A caveat to begin with: It's not definitive whether this particular use is or is not infringing, given that the circumstances haven't been tested in court.
The usual scope for this kind of thing is called "nominative use" or "nominative fair use" in the U.S. context. The Python developers are offering a software module so that Python programs, when run on POSIX systems, can make use of capabilities of those systems covered by the POSIX standard. They have named their module
posix so that Python programmers will have a fighting chance of guessing what it does. (The official documentation does say you ought to prefer use of
os instead, but let's ignore that wrinkle.) Likewise, other parts of the standard library contain trademarks of other companies, such as Apple, Microsoft, and Oracle, in relation to Python code which interacts with those companies' products. These are all internal to the Python codebase and documentation, are not distributed separately, and "POSIX" is not part of the name of any product or service offered by the Python Software Foundation. Python is using that word "nominatively", describing some aspect of Python which relates to POSIX but is not POSIX.
The module authors might consider it sensible to use the word "POSIX" in its name and documentation, for the reason that compatibility with POSIX is essential to its functionality. But the rightsholders might also object to its appearance as a bare word (as opposed to
posixinterface or something), because they want to preserve the meaning of "POSIX" as referring to their specific standard, the commercial value of which depends on restricting which operating systems can describe themselves as POSIX-compatible.
In the U.S., circuit courts have taken slightly different directions in trying to carve out whether trademark use like this is OK. In the Second Circuit, there is a recent case about nominative fair use of a certification mark, Int'l Info. Sys. Sec. Certification Consortium v. Sec. Univ., LLC, 823 F.3d 153 (2d Cir. 2016). The plaintiff, (ISC)2, offers the mark "CISSP" for security professionals who have passed certain examinations that they administer. The defendant, SU, offered training classes where the instructor was described as a "Master CISSP", to which the plaintiff objected because consumers could be misled into thinking that (ISC)2 endorsed the classes, and their trademark was being diluted because "Master CISSP" is not a term they use. On appeal, the upper court found that for assessing consumer confusion, courts must consider the eight "Polaroid factors" (named for Polaroid Corp. v. Polarad Electronics Corp., 287 F.2d 492 (2d Cir. 1961) and rephrased in the judgement):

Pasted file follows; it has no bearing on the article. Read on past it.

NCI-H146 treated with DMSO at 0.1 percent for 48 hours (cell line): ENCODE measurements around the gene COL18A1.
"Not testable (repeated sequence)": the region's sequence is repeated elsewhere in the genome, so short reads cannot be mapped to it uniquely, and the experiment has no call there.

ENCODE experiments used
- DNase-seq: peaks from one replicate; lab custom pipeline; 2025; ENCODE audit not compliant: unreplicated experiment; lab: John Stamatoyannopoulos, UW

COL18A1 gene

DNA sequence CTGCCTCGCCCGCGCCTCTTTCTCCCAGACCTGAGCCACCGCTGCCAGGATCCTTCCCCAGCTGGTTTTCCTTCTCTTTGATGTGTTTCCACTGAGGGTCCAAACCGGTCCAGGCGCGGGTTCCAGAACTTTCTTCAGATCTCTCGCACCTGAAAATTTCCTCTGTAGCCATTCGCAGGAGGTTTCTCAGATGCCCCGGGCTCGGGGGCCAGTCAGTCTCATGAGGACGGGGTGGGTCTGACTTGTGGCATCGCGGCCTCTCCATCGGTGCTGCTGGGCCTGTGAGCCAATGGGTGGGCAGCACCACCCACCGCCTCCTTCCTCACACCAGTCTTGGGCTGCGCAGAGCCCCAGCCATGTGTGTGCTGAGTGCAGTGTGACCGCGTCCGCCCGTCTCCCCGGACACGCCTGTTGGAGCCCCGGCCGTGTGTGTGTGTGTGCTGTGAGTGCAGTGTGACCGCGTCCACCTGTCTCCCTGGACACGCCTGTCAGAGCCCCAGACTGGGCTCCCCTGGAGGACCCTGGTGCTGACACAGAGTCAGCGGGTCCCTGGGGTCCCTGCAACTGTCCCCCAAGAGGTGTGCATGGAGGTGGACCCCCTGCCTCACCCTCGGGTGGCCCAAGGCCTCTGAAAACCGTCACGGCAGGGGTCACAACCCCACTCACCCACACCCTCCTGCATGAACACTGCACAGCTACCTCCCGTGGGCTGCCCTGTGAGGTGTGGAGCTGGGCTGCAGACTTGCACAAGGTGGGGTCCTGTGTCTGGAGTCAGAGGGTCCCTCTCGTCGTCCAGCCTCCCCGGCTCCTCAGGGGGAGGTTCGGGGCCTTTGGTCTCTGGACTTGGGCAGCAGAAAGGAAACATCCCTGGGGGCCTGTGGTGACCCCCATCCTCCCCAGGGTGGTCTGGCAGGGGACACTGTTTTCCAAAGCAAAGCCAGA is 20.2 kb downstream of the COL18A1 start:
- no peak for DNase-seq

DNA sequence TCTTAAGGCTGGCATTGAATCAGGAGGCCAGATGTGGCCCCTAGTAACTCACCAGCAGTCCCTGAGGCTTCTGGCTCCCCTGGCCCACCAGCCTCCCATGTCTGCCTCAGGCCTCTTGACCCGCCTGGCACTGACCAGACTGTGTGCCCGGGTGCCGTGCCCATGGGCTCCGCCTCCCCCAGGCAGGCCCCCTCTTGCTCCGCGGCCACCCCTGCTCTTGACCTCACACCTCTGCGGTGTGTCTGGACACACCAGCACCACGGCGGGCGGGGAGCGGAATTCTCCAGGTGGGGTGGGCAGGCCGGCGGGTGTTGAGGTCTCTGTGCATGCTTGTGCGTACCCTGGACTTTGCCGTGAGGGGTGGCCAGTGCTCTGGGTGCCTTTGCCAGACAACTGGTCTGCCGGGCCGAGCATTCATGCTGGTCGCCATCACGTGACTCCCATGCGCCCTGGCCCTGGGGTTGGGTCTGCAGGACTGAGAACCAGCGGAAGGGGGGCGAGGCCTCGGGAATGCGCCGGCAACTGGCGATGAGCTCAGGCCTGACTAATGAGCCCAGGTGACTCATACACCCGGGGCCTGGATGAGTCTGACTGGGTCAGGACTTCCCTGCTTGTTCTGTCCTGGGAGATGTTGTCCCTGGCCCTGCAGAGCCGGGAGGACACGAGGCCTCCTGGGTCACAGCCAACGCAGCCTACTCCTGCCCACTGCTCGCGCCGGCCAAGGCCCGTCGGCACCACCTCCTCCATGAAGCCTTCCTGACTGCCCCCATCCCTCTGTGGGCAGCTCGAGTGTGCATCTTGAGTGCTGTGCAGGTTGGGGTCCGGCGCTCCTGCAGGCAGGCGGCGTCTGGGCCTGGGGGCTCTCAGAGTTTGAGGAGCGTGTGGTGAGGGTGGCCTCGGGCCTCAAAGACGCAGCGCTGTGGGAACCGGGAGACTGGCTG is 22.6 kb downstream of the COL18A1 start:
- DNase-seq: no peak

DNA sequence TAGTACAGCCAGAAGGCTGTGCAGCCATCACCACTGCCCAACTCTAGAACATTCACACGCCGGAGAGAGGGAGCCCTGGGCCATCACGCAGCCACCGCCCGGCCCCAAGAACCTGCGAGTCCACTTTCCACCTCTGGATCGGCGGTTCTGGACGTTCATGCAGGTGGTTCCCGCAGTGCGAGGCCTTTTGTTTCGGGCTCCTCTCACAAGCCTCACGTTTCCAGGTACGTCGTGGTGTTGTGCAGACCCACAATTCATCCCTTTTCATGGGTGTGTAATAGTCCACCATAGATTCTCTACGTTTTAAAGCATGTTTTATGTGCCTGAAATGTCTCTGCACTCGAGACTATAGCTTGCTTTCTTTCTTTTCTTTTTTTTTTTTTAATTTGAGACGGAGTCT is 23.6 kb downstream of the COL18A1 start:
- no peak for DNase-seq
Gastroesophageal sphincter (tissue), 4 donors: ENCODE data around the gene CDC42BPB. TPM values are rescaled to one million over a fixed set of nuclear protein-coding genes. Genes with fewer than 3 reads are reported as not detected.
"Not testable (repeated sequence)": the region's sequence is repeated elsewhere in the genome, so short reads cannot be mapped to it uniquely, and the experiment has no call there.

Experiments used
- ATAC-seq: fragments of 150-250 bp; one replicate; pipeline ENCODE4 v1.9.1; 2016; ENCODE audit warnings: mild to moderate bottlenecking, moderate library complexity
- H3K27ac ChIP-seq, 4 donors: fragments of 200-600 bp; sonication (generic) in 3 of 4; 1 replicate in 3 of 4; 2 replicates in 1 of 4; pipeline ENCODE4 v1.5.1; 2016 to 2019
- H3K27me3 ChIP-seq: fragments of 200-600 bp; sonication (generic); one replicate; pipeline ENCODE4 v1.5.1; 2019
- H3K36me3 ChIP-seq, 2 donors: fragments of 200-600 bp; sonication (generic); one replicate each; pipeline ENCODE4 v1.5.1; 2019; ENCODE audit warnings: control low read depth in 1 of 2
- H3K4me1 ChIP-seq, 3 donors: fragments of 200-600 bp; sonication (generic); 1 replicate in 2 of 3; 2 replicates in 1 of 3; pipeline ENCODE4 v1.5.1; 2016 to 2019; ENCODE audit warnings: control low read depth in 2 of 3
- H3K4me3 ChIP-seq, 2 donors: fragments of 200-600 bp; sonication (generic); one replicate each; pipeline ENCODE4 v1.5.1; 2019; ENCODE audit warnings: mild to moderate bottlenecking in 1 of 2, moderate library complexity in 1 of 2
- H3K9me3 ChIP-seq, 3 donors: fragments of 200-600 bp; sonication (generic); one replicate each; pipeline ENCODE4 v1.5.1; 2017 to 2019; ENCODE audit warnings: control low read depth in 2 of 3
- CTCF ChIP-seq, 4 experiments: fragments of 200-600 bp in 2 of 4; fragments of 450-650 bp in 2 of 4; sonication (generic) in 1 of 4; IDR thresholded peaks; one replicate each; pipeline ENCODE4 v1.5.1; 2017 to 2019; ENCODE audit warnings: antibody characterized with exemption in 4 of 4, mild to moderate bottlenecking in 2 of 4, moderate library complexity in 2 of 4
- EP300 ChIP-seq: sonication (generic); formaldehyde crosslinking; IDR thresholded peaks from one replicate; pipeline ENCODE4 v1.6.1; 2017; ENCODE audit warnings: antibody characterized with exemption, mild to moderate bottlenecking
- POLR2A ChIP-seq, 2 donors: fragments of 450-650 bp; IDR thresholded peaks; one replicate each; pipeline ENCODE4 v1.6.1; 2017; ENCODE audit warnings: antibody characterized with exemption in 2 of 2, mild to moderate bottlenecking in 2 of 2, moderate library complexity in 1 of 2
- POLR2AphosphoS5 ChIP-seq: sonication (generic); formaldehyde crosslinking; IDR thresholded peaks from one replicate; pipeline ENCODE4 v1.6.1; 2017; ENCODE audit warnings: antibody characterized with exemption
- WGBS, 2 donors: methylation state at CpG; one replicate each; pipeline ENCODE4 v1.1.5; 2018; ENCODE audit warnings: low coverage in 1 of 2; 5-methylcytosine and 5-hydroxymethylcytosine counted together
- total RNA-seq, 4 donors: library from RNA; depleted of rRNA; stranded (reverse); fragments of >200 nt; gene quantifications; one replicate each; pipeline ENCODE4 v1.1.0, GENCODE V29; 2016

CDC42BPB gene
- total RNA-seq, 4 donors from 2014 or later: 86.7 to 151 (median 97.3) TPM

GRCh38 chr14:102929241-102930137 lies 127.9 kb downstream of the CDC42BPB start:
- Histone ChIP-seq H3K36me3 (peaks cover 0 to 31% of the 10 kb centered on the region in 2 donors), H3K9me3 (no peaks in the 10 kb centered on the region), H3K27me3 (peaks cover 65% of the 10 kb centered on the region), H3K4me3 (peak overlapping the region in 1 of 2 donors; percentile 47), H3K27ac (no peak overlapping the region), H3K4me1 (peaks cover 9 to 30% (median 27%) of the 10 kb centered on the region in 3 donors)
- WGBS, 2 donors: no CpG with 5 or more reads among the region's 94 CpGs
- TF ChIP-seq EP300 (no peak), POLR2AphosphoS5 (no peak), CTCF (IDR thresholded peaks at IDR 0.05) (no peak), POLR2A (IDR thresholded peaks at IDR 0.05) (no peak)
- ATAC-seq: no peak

The eight factors are: (1) strength of the trademark; (2) similarity of the marks; (3) proximity of the products and their competitiveness with one another; (4) evidence that the senior user may “bridge the gap” by developing a product for sale in the market of the alleged infringer's product; (5) evidence of actual consumer confusion; (6) evidence that the imitative mark was adopted in bad faith; (7) respective quality of the products; and (8) sophistication of consumers in the relevant market.
(1) whether the use of the plaintiff's mark is necessary to describe both the plaintiff's product or service and the defendant's product or service, that is, whether the product or service is not readily identifiable without use of the mark; (2) whether the defendant uses only so much of the plaintiff's mark as is necessary to identify the product or service; and (3) whether the defendant did anything that would, in conjunction with the mark, suggest sponsorship or endorsement by the plaintiff holder, that is, whether the defendant's conduct or language reflects the true or accurate relationship between plaintiff's and defendant's products or services.
Other circuit courts have adopted subtly different phrasings and this divergence has yet to be resolved by the Supreme Court or by Congress. Whether this standard is met in the example of this question is a matter for argument on the detailed facts.
In the EU, there is an explicit protection for this specific kind of use, by virtue of Article 14 of the latest trademark directive, Directive 2015/2436 of 16 December 2015:
A trade mark shall not entitle the proprietor to prohibit a third party from using, in the course of trade:
(c) the trade mark for the purpose of identifying or referring to goods or services as those of the proprietor of that trade mark, in particular, where the use of the trade mark is necessary to indicate the intended purpose of a product or service, in particular as accessories or spare parts.
Paragraph 1 shall only apply where the use made by the third party is in accordance with honest practices in industrial or commercial matters.
posix library could be regarded as an "accessory" to a POSIX-compatible operating system, in this sense, but is nonetheless within scope if the word "POSIX" is essential to identify what the module does. A key case in the CJEU, concerning a previous version of the Directive but with the same provision, was BMW Nederland BV v Deenik  C-63/97, where a garage owner advertised himself as able to repair BMW cars, with "BMW" being a trademark of the complainants since 1930. The court held that so long as Deenik didn't imply that he had any commercial relationship or endorsement by BMW, he could reasonably use the term "BMW" as part of describing his services.
As with the U.S. system, whether there is actual infringement would depend on the precise situation, and the relevant factors end up being pretty similar. That is partly because of conscious international efforts to harmonize trademark law.